Bipartisan Michigan Delegation Members Introduce PFAS Detection Act
WASHINGTON, D.C. – Bipartisan members of the Michigan congressional delegation, including U.S. Senators Debbie Stabenow (D-MI) and Gary Peters (D-MI) and Representatives Jack Bergman (MI-01), Debbie Dingell (MI-12), Dan Kildee (MI-05), Brenda Lawrence (MI-14), Andy Levin (MI-09), Elissa Slotkin (MI-08), Haley Stevens (MI-11), and Rashida Tlaib (MI-13), today introduced legislation to address contamination from chemicals containing per- and polyfluoroalkyl substances (PFAS). The PFAS Detection Act provides the U.S. Geological Survey with $45 million to develop new advanced technologies to detect PFAS and then to conduct nationwide sampling for PFAS in the environment.
“People across Michigan who have been exposed to PFAS chemicals are living with incredible uncertainty about the impacts on their health,” said Senator Stabenow. “We need to know more about these potentially harmful chemicals so that we can address contamination moving forward.”
“Too many families across Michigan have had their lives irreparably damaged by PFAS contamination,” said Senator Peters. “As we continue to learn more about these hazardous chemicals, it has become evident that PFAS is a serious threat to communities across the nation. By directing the USGS to uncover and pinpoint high concentration of PFAS, this commonsense, bipartisan legislation would help federal, state and local government agencies properly address this emerging health risk.”
“We must continue to aggressively clean up PFAS chemicals in our communities and identify other sites where contamination could pose a risk to public health,” said Congressman Kildee. “This bipartisan bill, supported by Republicans and Democrats, is an important step to make sure that communities in Michigan and across the country can identify PFAS contamination sites and take appropriate action. Ensuring clean drinking water and protecting public health should not be a partisan issue.”
“Every family deserves the peace of mind in knowing their water is safe for consumption, but limited data regarding breadth and scope of PFAS contamination has left many without this assurance,” said Congressman Bergman. “Our bipartisan legislation takes the necessary steps to identify areas affected by PFAS chemicals, and allows for appropriate remediation plans to be set in place. I will continue working with my colleagues to help enhance community health as we gain a better understanding of the work ahead of us.”
“We can’t respond or clean up PFAS contamination if we don’t know about it,” said Congresswoman Dingell. “Testing and knowing the extent of PFAS in our nation’s water sources will allow us to best respond to this hazardous chemical. PFAS is a clear threat to human health and our environment and we need an all-hands-on-deck response.”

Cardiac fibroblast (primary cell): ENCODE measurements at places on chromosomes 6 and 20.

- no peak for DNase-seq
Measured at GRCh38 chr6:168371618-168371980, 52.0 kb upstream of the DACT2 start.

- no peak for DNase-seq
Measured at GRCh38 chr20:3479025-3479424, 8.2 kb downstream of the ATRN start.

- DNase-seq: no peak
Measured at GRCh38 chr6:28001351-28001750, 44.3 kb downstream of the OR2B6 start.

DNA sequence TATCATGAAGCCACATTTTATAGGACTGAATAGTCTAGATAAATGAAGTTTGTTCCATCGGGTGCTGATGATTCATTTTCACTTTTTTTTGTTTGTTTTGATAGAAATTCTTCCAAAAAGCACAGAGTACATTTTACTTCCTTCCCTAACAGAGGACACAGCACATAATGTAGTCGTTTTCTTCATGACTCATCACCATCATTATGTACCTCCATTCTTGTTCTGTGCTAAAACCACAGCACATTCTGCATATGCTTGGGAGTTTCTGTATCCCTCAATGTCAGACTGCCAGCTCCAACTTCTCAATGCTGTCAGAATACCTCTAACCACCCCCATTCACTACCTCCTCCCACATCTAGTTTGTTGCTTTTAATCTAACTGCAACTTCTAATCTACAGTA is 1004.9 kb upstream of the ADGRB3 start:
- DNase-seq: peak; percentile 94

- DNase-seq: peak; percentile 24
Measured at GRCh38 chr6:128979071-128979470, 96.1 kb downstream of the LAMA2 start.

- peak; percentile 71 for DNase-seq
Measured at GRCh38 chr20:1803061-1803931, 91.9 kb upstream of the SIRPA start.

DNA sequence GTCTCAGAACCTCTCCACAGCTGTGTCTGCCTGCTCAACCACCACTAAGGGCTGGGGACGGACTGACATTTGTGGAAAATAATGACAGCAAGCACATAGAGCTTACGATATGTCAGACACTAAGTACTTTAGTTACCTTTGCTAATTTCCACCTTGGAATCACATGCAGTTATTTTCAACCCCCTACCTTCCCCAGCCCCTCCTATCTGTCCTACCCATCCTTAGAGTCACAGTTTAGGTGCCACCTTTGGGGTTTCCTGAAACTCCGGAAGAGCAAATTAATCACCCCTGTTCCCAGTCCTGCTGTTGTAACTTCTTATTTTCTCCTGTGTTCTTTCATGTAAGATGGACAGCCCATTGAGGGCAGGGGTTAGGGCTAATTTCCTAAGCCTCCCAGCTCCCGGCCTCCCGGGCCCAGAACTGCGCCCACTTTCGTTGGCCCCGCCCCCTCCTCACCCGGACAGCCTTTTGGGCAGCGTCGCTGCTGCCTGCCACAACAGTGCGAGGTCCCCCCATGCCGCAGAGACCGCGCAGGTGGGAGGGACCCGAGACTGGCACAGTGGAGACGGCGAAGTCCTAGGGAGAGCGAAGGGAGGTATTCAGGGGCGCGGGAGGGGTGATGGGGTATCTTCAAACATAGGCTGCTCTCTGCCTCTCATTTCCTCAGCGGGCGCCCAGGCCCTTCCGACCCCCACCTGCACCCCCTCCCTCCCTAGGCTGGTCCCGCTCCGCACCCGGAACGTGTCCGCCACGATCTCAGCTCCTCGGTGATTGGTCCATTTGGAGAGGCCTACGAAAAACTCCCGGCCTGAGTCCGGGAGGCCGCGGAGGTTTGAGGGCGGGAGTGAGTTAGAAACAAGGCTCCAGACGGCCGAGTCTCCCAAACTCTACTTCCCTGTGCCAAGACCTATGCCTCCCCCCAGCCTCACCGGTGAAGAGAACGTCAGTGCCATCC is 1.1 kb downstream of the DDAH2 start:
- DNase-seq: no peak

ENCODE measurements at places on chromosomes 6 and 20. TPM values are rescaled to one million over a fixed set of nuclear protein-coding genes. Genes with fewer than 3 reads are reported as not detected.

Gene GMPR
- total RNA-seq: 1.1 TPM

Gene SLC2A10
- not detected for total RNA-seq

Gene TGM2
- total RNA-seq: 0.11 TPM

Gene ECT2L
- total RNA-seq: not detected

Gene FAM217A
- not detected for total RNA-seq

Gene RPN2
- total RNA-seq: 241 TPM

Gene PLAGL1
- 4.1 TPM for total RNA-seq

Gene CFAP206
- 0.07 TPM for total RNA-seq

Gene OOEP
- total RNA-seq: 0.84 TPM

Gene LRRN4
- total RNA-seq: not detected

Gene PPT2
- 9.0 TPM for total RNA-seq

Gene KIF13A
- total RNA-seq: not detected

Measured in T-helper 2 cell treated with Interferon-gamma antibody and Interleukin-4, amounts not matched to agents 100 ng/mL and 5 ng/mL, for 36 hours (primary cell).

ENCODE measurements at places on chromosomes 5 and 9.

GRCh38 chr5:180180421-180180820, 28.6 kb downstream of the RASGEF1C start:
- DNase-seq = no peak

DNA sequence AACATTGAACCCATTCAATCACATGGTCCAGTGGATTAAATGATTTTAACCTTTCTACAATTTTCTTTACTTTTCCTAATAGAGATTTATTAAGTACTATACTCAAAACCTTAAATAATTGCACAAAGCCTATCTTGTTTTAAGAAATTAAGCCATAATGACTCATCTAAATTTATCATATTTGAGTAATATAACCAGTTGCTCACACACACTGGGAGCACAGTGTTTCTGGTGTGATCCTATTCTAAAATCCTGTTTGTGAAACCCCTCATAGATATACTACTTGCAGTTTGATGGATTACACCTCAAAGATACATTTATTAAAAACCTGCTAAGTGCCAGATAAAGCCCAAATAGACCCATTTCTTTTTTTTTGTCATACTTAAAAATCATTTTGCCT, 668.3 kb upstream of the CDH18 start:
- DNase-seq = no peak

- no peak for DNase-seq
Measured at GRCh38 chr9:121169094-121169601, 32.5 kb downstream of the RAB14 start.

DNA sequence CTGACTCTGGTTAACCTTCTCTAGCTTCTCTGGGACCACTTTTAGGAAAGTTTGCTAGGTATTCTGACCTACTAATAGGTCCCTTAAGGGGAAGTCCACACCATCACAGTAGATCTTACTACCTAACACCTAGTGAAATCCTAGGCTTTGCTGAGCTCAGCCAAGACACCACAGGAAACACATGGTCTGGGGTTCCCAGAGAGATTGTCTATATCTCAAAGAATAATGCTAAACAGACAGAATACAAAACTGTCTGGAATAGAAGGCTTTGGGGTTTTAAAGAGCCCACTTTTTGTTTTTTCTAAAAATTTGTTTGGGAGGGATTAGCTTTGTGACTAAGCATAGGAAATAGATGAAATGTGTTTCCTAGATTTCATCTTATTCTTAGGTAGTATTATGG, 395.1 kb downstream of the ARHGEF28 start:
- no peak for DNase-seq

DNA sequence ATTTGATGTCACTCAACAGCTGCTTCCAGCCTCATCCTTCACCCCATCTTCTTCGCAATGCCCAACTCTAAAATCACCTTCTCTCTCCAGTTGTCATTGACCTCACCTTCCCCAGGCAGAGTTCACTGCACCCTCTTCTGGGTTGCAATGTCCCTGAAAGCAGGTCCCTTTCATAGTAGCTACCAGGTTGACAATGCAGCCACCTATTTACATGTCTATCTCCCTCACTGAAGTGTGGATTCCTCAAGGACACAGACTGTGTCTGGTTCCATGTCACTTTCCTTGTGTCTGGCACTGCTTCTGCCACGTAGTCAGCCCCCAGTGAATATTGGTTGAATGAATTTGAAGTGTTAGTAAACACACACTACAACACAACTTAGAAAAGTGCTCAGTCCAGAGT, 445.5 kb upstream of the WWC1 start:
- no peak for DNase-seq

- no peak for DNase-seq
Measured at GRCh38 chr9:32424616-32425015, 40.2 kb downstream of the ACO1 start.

“The ongoing threat of PFAS contamination continues to endanger the safety and health of our communities,” said Congresswoman Lawrence. “This bill provides the necessary supports to ensure our water is clean and our environment is free of contaminants. I’m proud to support this bill with my colleagues today and ensure a safer environment for generations to come.”
“Access to clean, safe drinking water is a right deserved by all,” said Congressman Levin. “To get PFAS chemicals out of our water and to protect our communities from contamination, we have to invest in detection. This issue deserves bipartisan attention, and I’m proud to work with my Democratic and Republican colleagues to make water safe for Michiganders and all Americans.”
“We need to start treating environmental security like homeland security,” said Congresswoman Slotkin. “When families across Michigan and across the country learn that PFAS may be in their children’s schools and in their ground water, that’s a threat to their health, safety and way of life. I’m proud to help introduce a bipartisan bill that provides funding to test for PFAS so that we can get ahead of this public health threat and keep families safe.”
“We need to understand the full extent of PFAS contamination in our communities so we can prevent these potentially dangerous chemicals from jeopardizing public health,” said Congresswoman Stevens. “The bipartisan PFAS Detection Act is an important step toward addressing this issue and protecting Michiganders.”
“Our government should be about people and getting answers for our families,” said Congresswoman Tlaib. “I’m glad to join this bipartisan legislation to ensure that we know what is in our drinking water – only then can we take bold action to make sure our drinking water is clean and safe for everyone. The discovery of PFAS in the water source of many communities has been deeply concerning, and we cannot work to get clean water until we have solid, sound data.”
There are more than 3,000 chemicals containing PFAS but only around 30 of these substances can be detected using current technology. The data collected by the USGS could help assess the health and environmental impacts of exposure to PFAS chemicals and determine how to address contamination moving forward.
U.S. Senators Tammy Baldwin (D-WI), Richard Burr (R-NC), Mike Rounds (R-SD), and Thom Tillis (R-NC) and Representatives Brendan Boyle (PA-02), Madeleine Dean (PA-04), Antonio Delgado (NY-19), Brian Fitzpatrick (PA-01), Jared Huffman (CA-02), Ro Khanna (CA-17), Ben Ray Lujan (NM-03), Chris Pappas (NH-01), Sean Patrick Maloney (NY-18), and Peter Welch (VT-AL) also cosponsored the legislation.